Am I nervous? Oh sure. It is never easy to send your babies off into the big bad world. Any parent understands that. We have been blessed that the day when we send them off has been delayed longer than a lot of people - between schools at our church, working at a school, and things like that. But, as with most things, it won't be as bad as we fear or as good as we hope. So the adventure continues.
I've attended both public and private schools. I have worked at both public and private schools. There has been good and bad in every one of those situations. (Well, except ICS. There was only good. Always good. Remember, I have to go back there eventually.) No matter where you go, there is no denying that school brings you some incredible memories. It is funny - as you age you forget all kinds of things. Anniversaries, birthdays, names, addresses, what you were blogging about. But you can still remember the full name of the kid in your kindergarten class that smelled like pee. So in honor of this new opportunity for my kids to establish some great new memories, here are some of my favorites.
AS A STUDENT
- I once got in trouble for punching David Furtado's sandwich. He squished his sandwich every day in lunch. So one day, I did it for him. He told on me. I got in trouble. I still think I got the shaft on that one.
- I rode the bus with Brent Wilburn. He could blow air out of his eyeball. He also taught me how to draw Garfield. But the eyeball thing was way cooler.
- I used to do lots of academic competitions. I played "academic games" from elementary through senior year - you would get together after school with all the other schools and play these different games. Math. English. Social Studies. I always did well, but never was the absolute best. Then in 8th grade I finally won one of them. I was completely numb and blindsided when they called my name. It was the biggest trophy I got in my life. (Go ahead. Laugh. I know you want to. I was a nerd and can't deny it - nor do I want to.)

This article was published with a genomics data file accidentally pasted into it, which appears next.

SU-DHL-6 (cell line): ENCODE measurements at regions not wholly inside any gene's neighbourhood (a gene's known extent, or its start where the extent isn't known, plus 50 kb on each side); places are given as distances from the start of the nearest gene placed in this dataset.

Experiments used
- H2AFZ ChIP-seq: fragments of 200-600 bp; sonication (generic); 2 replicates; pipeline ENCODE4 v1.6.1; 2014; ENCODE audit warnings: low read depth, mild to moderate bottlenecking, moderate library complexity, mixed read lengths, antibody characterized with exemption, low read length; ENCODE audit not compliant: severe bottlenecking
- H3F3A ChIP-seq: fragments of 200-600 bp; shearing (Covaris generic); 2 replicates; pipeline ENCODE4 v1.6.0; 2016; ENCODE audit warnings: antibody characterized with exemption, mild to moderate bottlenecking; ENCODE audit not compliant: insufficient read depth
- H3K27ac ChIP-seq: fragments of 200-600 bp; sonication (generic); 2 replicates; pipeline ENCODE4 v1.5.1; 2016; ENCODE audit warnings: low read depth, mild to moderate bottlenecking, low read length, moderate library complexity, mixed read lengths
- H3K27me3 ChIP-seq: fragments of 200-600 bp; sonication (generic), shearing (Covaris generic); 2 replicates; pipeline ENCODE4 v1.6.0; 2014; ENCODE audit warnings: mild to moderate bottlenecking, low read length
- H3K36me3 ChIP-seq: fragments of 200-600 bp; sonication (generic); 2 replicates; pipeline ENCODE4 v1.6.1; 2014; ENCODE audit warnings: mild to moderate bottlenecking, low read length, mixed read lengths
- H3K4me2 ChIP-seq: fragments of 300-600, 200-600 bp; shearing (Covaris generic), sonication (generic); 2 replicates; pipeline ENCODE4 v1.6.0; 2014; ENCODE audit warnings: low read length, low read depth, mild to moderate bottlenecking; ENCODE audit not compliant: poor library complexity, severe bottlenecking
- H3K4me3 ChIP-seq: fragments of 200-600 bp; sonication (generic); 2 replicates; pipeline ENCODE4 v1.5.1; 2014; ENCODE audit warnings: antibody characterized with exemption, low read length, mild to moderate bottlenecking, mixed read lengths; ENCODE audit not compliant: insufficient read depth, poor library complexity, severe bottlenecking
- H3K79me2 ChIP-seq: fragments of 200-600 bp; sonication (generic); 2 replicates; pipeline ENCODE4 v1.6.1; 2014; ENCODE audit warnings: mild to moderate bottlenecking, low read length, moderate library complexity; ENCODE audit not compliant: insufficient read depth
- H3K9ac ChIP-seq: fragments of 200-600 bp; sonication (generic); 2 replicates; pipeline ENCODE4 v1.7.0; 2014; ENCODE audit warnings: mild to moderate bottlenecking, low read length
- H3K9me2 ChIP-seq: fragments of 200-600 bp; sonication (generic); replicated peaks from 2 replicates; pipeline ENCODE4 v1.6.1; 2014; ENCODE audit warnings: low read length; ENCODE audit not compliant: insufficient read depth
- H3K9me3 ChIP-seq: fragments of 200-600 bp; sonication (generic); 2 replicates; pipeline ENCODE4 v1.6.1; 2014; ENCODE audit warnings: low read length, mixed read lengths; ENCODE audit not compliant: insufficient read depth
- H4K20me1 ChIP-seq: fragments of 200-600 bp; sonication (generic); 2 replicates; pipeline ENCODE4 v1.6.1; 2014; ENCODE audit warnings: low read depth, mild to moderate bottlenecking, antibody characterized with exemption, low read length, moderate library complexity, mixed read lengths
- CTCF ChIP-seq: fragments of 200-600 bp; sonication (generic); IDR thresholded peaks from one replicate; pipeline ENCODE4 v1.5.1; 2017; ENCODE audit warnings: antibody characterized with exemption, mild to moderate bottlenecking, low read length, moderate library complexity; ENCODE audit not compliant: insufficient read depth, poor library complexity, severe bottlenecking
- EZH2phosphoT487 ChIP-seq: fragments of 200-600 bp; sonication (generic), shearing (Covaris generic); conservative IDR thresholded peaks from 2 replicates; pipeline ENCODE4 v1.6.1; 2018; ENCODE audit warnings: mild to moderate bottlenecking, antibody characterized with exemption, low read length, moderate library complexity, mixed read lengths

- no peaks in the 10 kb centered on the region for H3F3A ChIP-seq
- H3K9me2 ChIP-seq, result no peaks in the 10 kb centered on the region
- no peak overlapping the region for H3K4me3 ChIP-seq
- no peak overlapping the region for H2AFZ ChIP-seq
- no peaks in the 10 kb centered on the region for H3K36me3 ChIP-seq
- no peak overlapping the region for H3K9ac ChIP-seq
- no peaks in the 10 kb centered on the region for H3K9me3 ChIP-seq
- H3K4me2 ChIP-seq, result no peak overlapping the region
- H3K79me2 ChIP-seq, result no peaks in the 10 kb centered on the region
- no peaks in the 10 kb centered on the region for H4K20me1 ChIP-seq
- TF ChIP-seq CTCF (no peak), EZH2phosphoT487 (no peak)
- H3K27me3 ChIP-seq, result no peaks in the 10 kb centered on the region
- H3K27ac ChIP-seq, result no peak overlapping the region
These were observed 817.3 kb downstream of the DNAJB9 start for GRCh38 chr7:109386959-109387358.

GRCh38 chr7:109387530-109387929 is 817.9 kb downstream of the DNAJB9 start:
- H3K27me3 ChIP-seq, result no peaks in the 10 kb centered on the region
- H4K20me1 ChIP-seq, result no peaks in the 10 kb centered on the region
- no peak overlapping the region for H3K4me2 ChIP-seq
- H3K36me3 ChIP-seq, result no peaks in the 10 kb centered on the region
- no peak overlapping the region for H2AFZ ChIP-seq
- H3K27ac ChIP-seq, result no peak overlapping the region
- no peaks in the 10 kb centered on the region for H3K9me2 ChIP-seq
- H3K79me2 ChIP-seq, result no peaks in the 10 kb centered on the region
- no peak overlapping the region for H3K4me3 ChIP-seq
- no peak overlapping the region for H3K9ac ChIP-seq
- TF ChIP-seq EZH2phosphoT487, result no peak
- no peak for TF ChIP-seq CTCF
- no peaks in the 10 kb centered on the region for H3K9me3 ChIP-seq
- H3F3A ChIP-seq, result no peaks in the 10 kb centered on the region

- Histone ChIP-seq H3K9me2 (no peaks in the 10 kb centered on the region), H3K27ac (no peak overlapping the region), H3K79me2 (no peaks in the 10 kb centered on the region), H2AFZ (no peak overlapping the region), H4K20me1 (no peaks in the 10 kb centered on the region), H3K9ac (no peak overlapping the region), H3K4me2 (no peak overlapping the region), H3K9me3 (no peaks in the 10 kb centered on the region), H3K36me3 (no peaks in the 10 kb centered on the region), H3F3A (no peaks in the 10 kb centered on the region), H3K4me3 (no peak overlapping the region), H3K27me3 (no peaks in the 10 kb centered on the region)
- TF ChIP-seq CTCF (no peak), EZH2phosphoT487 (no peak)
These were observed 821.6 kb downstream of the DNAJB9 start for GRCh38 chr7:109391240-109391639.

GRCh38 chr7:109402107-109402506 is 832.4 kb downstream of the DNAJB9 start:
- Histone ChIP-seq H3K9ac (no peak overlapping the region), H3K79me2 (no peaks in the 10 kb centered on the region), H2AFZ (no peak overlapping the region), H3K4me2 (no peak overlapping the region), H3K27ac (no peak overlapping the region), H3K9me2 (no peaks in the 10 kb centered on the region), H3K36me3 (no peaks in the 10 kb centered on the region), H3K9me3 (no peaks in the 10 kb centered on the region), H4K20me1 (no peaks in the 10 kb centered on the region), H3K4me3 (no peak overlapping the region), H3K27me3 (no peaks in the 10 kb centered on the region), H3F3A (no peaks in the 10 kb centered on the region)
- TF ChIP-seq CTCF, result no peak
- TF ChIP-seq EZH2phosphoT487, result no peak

- In Debate in ninth grade, I went to a competition. I was competing in the extemporaneous division, where you draw a topic and have thirty minutes to write a speech and then go talk about it. Really pompous stuff. And debate is like where all the annoying to-be frat boys start. So there is all this hierarchical garbage. I hated it. Anyway, on this particular day we were being judged by some guys FROM MY SCHOOL. And I decided to open by quoting "God Bless America." Only I accidentally started singing it. They busted out laughing during the speech. Then they came and told everyone on the bus what I did. One of them is dead now. True story.
- In ninth grade my Earth/Space Science teacher hated me. We used to really give him a hard time. I asked him one day what nationality he was, and he responded Polish. I said, "I thought so." He just stared at me. I meant because his last name ended with -ski. We moved school locations mid-year and our class' AC never worked. One day it did and he started class with "Notice anything different today." Alex next to me said, "Your tie matches your socks?" During my first experiment in that new school, I completely violated the rules for using a bunsen burner and struck the flint with the gas going full steam. I was lucky nothing happened. Oh yeah, I also threw up all over him and his desk. He always said he would get us back. Then we all got Incompletes on our report cards. True story.